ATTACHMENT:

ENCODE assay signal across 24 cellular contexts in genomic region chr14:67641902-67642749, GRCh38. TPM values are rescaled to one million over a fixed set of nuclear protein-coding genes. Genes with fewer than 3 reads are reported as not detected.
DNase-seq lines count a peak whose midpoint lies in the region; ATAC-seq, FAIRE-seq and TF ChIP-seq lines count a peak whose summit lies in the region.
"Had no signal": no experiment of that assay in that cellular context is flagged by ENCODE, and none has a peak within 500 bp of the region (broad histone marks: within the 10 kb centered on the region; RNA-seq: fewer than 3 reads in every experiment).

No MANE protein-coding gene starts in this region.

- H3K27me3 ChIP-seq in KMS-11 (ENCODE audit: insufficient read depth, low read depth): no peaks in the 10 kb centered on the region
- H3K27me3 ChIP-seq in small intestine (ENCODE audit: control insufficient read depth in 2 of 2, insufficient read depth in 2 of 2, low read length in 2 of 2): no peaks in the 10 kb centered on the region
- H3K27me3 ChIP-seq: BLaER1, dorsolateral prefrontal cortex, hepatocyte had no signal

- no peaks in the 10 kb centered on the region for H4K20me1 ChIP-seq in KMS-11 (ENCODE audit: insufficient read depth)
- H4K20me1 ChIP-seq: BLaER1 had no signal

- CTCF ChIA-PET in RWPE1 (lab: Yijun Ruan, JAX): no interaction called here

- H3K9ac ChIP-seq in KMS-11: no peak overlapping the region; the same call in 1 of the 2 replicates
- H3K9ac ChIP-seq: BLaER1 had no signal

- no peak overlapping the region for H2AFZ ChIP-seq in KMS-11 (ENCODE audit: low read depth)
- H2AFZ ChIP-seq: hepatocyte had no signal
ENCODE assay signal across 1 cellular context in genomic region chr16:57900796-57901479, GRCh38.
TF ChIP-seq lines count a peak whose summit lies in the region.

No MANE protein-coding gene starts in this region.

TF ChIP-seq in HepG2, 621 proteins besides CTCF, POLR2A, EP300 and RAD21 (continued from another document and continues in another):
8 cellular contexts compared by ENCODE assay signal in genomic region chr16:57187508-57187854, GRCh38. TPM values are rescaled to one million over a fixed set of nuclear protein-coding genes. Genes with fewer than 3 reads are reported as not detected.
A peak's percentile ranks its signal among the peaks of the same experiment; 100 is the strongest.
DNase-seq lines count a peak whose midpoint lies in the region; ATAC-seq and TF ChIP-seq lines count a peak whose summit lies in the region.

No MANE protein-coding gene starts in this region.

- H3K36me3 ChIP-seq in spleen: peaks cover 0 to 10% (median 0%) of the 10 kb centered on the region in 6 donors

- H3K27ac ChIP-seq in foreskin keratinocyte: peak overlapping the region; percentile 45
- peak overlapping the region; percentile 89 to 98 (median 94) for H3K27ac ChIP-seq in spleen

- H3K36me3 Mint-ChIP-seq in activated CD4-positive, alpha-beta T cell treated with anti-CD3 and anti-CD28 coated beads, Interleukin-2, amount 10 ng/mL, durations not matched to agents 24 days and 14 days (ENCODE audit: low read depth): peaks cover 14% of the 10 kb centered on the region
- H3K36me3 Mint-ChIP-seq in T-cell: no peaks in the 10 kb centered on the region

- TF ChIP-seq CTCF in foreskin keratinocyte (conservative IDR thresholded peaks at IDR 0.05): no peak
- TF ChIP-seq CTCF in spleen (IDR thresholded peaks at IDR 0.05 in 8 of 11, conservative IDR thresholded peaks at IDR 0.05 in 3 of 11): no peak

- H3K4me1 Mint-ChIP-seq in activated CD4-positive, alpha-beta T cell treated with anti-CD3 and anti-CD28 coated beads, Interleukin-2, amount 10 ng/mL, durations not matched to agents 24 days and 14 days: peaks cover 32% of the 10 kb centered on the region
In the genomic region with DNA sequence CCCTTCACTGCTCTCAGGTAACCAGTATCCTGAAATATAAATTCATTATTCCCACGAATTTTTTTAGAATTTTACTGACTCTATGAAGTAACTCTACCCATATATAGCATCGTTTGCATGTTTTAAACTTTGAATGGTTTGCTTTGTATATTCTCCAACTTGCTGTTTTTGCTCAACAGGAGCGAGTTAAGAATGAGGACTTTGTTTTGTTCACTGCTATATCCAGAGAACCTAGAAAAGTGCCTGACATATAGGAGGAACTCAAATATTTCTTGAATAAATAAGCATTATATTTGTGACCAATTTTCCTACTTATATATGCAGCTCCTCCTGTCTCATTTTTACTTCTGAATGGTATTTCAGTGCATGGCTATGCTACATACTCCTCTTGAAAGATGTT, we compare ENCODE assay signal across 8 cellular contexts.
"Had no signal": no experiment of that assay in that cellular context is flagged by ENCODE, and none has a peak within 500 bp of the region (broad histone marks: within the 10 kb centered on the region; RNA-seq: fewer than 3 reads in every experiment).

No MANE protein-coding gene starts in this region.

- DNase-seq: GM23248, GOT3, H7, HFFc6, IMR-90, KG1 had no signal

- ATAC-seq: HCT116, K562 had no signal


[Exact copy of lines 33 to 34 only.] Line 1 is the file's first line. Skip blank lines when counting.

No MANE protein-coding gene starts in this region.

- DNase-seq: GM23248, GOT3, H7, HFFc6, IMR-90, KG1 had no signal